More Fieldtrips… Flashback?!?

The “flashback” in the title refers to me feeling like I’m back in fourth grade or something as these fieldtrips have become weekly, if not biweekly, but hey… I’m certainly not complaining!  It has been an excellent way to reinforce what we are learning in class, especially my Health and Community Development class… the favorite of my classes!

This week’s fieldtrip was to St. Luke’s Hospice, a hospice that generally sees HIV/AIDS and cancer patients.  I wasn’t really sure what to expect, as my notion of a hospice at home usually generates uncomforting feelings and sadness… and like I said, after last week’s fieldtrip to see the different sectors of the public healthcare system, I was ready for anything.  In America, as I’m sure you are aware, a hospice generally offers care for those who are terminally ill and to prevent the suffering of patients as they’re likely stationed at the hospice for the remainder of their lives.  As I said before, after seeing the clinics and hospitals last week and their conditions, I only had a mental image of how unwelcoming a place such as this could be… I guess mentally prepare for the worst right, as the trip had potential to be quite overwhelming and emotionally draining.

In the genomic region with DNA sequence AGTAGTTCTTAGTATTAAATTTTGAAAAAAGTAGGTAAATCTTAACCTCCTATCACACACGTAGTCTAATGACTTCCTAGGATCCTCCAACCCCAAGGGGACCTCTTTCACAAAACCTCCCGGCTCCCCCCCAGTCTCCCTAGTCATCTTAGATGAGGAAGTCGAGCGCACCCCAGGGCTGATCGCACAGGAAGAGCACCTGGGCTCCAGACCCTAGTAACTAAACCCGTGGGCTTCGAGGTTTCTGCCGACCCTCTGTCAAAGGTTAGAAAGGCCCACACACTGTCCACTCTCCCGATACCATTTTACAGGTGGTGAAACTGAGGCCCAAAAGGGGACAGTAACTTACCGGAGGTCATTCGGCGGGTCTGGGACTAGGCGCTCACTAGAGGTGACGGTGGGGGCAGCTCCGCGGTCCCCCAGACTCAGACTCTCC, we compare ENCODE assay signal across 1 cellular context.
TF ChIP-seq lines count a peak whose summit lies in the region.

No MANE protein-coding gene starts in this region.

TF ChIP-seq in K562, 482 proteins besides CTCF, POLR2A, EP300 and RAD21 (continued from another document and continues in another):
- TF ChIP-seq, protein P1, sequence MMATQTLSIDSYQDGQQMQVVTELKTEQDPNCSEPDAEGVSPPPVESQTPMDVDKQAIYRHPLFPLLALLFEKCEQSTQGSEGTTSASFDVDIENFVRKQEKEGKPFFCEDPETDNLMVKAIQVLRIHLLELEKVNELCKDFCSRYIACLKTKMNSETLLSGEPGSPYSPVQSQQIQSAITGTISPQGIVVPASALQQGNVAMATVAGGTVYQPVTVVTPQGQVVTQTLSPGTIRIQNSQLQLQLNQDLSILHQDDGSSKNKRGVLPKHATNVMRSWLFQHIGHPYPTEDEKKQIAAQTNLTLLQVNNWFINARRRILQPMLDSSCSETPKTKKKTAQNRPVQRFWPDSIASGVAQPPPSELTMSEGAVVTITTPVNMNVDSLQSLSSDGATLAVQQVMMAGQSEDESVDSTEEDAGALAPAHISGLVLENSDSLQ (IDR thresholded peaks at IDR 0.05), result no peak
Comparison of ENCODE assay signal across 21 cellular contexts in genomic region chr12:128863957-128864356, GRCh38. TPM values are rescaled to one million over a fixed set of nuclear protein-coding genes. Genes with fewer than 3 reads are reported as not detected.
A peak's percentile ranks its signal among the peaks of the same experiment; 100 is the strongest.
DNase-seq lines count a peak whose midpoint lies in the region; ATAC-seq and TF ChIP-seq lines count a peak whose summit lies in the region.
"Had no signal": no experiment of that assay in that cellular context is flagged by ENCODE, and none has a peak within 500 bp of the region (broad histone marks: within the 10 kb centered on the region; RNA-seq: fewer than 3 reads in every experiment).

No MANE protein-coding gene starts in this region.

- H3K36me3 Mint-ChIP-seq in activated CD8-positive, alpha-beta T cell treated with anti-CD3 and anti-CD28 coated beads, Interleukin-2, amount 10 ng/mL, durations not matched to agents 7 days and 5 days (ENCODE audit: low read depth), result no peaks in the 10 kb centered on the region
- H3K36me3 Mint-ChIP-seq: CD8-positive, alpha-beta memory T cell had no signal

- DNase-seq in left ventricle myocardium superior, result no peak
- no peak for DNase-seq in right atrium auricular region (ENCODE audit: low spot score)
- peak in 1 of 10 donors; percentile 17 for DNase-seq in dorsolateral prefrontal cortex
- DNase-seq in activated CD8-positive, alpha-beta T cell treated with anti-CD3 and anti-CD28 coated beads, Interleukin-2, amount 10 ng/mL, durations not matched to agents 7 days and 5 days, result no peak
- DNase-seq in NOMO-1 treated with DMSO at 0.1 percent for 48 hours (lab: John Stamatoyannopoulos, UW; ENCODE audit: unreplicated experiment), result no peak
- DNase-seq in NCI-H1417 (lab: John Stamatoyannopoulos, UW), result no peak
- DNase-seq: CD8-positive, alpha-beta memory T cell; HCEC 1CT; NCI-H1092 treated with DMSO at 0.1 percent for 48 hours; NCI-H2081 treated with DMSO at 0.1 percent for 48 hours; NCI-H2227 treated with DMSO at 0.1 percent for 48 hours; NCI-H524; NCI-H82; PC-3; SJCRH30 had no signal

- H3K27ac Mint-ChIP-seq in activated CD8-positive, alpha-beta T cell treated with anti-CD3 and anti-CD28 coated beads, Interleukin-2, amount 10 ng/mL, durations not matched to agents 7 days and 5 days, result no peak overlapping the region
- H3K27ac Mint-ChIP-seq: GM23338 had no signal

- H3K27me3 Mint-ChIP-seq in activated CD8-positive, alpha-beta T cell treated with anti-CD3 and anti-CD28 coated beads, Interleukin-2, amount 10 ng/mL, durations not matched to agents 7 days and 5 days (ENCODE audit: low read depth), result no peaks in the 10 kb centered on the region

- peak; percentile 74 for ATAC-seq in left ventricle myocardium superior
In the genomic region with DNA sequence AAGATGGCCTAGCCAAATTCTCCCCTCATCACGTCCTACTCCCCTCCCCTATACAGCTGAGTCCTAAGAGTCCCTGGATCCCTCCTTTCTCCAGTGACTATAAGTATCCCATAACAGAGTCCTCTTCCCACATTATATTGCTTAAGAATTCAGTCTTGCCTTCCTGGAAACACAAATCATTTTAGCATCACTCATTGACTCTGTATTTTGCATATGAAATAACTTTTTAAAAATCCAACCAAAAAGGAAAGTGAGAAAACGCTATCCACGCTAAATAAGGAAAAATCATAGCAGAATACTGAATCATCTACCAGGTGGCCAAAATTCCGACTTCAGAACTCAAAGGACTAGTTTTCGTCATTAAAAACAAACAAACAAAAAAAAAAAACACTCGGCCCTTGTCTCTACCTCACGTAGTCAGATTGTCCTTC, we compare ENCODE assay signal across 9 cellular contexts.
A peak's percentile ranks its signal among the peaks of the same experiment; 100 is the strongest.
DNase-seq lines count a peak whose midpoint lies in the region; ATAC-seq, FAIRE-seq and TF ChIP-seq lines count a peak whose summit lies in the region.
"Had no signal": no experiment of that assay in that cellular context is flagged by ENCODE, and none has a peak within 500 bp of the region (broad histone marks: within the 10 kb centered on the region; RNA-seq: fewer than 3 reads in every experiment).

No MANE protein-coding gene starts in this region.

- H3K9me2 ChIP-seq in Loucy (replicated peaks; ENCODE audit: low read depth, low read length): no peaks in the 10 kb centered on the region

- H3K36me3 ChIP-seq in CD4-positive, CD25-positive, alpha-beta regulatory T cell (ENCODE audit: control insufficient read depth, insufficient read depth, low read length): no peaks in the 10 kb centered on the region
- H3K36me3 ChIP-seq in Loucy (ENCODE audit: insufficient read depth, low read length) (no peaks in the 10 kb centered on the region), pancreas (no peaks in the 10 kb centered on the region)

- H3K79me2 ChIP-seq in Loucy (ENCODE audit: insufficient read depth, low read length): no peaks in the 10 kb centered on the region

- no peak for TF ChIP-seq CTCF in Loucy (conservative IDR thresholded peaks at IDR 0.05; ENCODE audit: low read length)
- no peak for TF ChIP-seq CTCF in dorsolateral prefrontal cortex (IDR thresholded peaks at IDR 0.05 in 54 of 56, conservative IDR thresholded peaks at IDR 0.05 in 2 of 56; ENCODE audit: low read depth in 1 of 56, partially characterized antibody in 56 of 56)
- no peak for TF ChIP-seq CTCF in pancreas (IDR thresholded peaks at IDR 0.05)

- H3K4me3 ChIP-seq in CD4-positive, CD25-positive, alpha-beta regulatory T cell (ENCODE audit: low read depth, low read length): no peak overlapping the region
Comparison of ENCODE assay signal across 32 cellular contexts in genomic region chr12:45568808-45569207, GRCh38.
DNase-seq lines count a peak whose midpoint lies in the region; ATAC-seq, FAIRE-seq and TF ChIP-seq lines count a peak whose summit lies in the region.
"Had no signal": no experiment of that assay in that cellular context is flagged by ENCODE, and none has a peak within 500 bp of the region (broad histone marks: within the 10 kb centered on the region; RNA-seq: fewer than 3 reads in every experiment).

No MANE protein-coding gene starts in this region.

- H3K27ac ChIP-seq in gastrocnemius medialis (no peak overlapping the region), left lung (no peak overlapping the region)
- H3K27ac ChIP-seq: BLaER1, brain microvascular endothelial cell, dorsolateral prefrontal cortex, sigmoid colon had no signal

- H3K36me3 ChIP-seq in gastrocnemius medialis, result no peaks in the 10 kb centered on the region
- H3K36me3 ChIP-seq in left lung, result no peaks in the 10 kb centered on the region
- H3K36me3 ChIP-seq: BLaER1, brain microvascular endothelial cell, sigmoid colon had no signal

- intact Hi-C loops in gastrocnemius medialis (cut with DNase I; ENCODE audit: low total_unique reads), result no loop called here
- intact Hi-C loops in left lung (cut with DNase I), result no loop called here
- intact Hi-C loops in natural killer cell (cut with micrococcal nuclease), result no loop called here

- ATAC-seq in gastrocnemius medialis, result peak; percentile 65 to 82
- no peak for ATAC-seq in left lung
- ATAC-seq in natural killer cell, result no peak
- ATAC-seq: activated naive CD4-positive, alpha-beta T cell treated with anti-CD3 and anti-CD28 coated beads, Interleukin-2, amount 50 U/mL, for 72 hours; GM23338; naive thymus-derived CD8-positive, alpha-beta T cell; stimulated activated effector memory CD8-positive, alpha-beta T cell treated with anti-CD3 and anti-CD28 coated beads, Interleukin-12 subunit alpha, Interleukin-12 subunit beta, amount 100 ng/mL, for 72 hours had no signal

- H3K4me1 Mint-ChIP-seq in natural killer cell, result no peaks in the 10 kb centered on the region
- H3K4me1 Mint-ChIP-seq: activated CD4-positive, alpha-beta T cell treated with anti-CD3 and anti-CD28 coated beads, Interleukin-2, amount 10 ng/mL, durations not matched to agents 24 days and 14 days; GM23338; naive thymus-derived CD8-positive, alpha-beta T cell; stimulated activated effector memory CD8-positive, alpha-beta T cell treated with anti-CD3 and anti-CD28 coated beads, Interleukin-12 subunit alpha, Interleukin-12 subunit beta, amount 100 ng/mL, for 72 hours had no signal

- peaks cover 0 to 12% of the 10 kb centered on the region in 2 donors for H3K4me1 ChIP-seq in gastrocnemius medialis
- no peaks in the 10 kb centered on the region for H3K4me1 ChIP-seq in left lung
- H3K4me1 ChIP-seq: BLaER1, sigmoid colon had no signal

When we arrived though, my mental image was far from reality… which was certainly a good thing!  The first important difference to note is that their definition of a hospice differs completely from that of America.  Although a hospice is still for the terminally ill, most of which consist of those affected with HIV/AIDS and cancer patients, it is not a long-term stay as patients have a capped at two weeks for a stay.  Rather, the hospice is a place that sparks a hope in patients as they are given the attention and the utmost care during their stay.  Pre-1994, patients were allowed to stay in long-term care if they were affected with HIV/AIDS and in an unstable condition.  When this was in place, it was not uncommon for patients to live under the care of the government for 30+ years.  With the new, elected government in 1994 came a shift in many of the ways here in South Africa (this is also when apartheid ended) along with a new system that was implemented, delegating the responsibilities of those who are sick with HIV/AIDS to family members.  Most reasons behind the transition from public responsibility to personal responsibility were economic based.  Because HIV/AIDS is such a prevailing problem here in South Africa, the government could no longer afford to provide care for all of the patients.  This makes complete sense as it costs the hospice R600 (just under $100) per patient per day.  This was using a good chunk of their budget and the government made the decision to allocate the money to other needs.  Of course there are pros and cons to this but in 1994, the days of patients living in the hospitals and such for just a few or up to 30+ years came to an end.  They said the transition was difficult for a lot of people as family members weren’t used to taking care of the patients and the patients who had been living long-term in a hospital or hospice-like setting had to completely readjust to a new way of life.